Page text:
In the last post, I answered some questions that we have been asked about adoption. I couldn’t include all of those questions in the last post, so I figured I’d have another post answering a couple more questions.
How much money are you hoping to raise? Well, there is no way to know exactly how much this adoption will cost. We are planning to go with our previous agency, but if another situation comes up, we may use a different agency, which could significantly change the cost of the agency/legal fees and the birth mother expenses. We have a goal of about 25-30,000 for the money we are going to need.
Our own money, including taxes and savings, will account for a little more than a third of that amount. We are hoping to raise another third with our upcoming fundraiser. If our adoption is on the lower end of cost, that will pay for the vast majority of it. If our adoption is more expensive, we are still hoping for some grants to come through–so far we have applied for a lot but haven’t received any. We are only planning to do one big fundraiser, but if push comes to shove and we are unable to raise enough, we may do another one later on. Our fundraiser will go “live” sometime this week. It was supposed to be this past weekend but unfortunately, as Leah says, our car took a trip to auto heaven.
Second, we were asked back when we were raising money to adopt Canaan why we were “adopting a baby that we obviously didn’t have the money to care for?” Needless to say that question caught us off guard. I hope that none of you have asked this question, but if you have, consider how many people you know that have $30,000 in liquid funds available to pay for any given thing. Even people with quite a bit of money are unable to spend that much all at once. We have modest incomes, but we have more than enough to care for two children, we just need help getting through the raising money part of it.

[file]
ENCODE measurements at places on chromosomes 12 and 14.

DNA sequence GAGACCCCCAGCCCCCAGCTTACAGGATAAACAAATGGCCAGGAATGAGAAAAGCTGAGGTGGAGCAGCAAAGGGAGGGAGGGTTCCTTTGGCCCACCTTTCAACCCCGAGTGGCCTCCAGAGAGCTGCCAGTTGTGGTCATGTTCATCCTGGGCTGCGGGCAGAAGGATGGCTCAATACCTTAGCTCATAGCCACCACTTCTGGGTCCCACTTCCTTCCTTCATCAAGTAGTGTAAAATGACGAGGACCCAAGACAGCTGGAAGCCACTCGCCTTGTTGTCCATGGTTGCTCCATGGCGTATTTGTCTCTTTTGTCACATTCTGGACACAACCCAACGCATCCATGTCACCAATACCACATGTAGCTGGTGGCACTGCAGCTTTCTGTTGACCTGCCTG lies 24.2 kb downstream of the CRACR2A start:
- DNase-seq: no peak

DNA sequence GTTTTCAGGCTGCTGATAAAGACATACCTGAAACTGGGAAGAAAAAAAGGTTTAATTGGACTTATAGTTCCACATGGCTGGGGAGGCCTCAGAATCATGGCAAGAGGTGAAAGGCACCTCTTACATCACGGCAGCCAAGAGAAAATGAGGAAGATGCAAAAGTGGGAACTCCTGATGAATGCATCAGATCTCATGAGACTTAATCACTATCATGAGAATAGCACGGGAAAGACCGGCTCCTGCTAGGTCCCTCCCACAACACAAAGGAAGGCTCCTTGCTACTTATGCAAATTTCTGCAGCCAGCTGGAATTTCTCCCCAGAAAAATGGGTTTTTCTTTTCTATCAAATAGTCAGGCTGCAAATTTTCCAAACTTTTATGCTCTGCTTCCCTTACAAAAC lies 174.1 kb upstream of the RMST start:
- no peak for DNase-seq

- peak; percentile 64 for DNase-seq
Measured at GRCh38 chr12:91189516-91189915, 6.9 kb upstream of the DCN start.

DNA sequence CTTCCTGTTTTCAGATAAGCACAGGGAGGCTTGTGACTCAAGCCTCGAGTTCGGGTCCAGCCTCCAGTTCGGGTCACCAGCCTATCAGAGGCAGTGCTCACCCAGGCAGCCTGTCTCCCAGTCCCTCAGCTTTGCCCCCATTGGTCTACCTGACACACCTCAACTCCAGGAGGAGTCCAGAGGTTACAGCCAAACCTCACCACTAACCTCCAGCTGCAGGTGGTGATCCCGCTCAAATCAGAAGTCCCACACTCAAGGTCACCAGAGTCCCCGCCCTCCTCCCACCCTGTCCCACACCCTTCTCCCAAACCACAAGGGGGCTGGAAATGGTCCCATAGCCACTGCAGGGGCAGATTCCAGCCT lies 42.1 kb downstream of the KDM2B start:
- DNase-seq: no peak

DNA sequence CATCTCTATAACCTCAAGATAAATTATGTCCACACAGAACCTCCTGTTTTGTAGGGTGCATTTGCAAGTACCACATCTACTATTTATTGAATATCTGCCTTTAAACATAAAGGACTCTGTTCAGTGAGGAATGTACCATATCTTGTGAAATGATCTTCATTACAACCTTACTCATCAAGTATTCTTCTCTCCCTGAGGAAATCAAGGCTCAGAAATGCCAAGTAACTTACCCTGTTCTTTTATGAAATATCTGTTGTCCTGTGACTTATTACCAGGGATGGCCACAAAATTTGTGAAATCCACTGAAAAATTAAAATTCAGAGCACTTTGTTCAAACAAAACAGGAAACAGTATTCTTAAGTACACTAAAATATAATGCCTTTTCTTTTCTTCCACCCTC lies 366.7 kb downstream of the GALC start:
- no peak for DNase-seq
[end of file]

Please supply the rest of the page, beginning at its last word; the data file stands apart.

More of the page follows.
Unfortunately adoption isn’t something you can typically make payments on.
This adoption road is a hard one, but we know it’s the road we are supposed to be on. Adoption is forcing us to do something that we hate to do: ask for help. It’s a beautiful thing to allow people to be a part of your story, but it’s also really hard to have to ask for help.
Lastly, Leah recently had an experience where they were talking about money and investments and bottom lines, and the conclusion was that when people you love and who are a part of your story are what you are investing in, when they’re your bottom line, then all the risk is worth it. For us, that investment that we are asking you to be a part of is our beautiful children’s faces, their lives with us and our family. We hope that you think the payoff is worth the risk, as much as we do.